The Beijing Center has recently published a collection of letters written by Matteo Ricci (1552-1610). Only 54 letters survive from the vast correspondence Ricci kept while living as a Jesuit missionary in China. During his time in China, Ricci, according to the center, “created the first European-style world map in Chinese, introduced Euclidean geometry to China, helped to compile the first Portuguese-Chinese dictionary (along with the first Romanization of the Chinese language), and wrote several books in Chinese.”
The center’s book is edited by Brendan Gottschall, S.J., Francis Hannafey S.J., Simon G. M. Koo, and Gianni Criveller. Copies are available through amazon.com.
The Beijing Center is also organizing a panel discussion on the significance of Ricci’s letters. Scholars involved in the April 12 event include: Prof. Thierry Meynard (Sun Yat-sen University), Prof. Dennis MacNamara (Georgetown University), Prof. Amy Fu (Zhejiang University City College), Prof. Federico Wen Zheng (Beijing Foreign Studies University), and Prof. Yang Huiling (Beijing Foreign Studies University). More details on the panel are available online.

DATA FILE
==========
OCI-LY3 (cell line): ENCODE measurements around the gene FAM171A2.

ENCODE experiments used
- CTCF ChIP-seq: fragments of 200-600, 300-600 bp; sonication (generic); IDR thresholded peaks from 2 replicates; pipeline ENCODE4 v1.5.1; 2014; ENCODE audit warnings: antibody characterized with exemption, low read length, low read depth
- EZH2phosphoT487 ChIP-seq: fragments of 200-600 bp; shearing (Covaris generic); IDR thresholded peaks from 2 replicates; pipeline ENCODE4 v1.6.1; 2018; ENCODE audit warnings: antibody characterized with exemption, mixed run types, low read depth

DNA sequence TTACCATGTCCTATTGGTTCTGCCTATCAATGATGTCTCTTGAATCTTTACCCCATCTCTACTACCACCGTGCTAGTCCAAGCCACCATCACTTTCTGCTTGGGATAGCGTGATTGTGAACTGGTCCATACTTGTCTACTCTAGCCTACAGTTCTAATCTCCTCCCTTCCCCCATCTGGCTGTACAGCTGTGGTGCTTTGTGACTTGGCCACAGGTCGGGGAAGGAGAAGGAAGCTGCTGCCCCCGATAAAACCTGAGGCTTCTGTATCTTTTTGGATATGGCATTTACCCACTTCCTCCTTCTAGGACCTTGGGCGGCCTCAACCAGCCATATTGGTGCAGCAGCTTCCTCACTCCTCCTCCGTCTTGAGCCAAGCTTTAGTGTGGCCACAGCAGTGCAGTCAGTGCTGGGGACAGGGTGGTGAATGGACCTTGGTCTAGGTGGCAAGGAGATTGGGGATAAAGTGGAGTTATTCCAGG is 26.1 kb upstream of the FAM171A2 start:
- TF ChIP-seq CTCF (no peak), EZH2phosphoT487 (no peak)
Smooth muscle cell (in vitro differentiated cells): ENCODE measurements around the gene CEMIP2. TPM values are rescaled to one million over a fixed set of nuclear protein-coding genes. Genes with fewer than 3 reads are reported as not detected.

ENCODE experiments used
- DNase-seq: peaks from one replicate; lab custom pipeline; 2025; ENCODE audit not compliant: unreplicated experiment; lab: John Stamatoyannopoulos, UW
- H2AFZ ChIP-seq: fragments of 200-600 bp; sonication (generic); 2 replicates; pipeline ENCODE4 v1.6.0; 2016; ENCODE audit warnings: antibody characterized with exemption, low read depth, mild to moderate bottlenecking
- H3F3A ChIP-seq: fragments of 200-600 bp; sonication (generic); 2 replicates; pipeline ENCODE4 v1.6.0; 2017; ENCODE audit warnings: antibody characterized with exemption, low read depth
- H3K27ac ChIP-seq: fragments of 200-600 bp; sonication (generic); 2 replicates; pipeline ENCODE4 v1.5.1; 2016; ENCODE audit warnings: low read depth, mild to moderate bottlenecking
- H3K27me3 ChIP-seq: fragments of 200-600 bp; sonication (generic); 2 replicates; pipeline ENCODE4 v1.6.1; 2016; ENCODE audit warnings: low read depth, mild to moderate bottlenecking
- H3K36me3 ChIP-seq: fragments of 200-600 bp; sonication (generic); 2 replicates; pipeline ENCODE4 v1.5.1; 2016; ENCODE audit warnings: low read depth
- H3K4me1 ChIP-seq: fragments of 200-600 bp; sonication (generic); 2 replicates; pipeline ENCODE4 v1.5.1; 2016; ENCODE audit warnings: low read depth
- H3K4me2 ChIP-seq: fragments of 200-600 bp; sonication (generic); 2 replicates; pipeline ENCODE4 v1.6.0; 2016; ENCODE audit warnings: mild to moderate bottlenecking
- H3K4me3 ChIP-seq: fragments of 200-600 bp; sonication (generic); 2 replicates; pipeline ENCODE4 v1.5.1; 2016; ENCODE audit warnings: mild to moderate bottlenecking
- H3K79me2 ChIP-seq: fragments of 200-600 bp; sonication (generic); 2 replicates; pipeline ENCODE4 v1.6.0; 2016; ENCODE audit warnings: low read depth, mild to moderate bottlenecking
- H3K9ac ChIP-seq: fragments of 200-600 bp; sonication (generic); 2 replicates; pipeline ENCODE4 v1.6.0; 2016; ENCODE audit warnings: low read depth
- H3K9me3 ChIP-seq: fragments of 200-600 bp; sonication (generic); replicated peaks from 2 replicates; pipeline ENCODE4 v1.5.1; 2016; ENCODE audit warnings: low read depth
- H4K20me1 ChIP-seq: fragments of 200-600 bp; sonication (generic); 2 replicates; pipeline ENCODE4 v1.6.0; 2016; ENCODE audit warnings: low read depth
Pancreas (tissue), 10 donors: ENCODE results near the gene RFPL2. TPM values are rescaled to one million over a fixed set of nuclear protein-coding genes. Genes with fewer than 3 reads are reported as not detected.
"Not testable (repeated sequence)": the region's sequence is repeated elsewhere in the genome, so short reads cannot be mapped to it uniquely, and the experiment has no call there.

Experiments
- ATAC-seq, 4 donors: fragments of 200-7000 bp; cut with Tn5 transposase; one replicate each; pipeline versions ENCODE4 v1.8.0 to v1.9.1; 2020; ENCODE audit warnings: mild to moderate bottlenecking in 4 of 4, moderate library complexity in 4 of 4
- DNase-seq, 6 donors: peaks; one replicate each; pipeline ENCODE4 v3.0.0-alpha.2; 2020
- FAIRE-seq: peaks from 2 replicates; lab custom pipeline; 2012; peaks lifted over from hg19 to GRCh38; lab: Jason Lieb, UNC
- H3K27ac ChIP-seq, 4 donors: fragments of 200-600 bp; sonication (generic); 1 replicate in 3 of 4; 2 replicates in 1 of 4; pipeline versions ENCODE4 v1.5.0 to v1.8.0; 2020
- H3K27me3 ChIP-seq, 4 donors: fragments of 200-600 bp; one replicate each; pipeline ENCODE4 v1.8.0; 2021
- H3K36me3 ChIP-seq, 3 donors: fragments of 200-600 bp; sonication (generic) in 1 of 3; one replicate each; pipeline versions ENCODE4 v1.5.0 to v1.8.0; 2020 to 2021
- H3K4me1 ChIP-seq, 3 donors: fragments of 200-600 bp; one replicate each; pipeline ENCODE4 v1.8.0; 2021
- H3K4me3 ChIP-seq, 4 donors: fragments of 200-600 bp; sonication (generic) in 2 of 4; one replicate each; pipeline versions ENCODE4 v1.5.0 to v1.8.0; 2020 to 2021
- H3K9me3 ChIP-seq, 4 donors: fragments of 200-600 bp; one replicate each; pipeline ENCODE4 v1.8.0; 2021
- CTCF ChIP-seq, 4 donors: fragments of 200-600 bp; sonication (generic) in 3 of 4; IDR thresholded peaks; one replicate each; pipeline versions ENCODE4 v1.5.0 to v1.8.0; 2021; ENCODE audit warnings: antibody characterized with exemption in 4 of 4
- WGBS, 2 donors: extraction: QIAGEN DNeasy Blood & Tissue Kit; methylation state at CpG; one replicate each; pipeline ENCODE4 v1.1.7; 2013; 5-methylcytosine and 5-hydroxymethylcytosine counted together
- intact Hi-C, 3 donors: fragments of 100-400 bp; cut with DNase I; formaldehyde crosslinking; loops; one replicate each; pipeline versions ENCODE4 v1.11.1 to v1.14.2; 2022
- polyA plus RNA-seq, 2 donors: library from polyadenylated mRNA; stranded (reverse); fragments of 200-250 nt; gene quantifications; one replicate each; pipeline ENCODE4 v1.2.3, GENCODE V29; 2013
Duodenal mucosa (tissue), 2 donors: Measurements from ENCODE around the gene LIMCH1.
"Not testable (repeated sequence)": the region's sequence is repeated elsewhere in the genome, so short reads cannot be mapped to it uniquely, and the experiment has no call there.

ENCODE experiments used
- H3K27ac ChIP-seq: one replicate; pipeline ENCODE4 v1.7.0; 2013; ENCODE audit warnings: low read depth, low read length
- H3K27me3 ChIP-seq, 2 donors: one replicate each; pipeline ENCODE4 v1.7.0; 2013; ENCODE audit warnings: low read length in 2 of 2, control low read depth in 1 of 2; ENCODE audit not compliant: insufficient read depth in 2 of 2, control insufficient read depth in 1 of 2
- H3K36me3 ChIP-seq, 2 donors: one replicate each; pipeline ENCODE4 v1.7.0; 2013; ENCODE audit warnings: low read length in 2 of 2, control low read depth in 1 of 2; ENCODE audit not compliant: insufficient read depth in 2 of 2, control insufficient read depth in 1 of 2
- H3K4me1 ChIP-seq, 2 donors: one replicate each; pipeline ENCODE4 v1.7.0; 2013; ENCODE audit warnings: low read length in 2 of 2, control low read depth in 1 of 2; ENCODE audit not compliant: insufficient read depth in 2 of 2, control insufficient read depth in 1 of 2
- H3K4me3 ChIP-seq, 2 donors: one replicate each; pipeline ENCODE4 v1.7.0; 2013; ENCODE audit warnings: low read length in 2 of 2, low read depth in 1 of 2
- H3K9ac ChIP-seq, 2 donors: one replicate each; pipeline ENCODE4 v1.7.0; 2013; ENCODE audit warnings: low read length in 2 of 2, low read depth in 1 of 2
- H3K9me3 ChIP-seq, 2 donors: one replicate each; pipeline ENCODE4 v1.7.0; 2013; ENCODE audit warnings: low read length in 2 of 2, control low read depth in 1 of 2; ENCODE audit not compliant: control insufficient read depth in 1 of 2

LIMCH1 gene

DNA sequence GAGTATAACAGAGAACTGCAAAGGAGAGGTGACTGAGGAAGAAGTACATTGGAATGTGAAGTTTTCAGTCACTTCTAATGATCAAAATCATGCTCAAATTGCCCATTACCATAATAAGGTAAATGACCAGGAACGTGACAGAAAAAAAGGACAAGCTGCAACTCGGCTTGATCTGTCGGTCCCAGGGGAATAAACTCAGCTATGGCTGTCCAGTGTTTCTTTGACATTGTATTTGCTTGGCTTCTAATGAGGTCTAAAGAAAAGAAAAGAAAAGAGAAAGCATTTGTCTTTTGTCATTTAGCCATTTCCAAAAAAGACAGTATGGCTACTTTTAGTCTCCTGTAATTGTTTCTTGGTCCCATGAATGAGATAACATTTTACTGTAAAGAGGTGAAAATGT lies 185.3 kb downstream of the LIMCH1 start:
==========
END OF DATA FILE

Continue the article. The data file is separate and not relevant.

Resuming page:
Readers interested in Ricci should also note the recent translation of his work, The True Meaning of the Lord of Heaven, available through Jesuit Sources.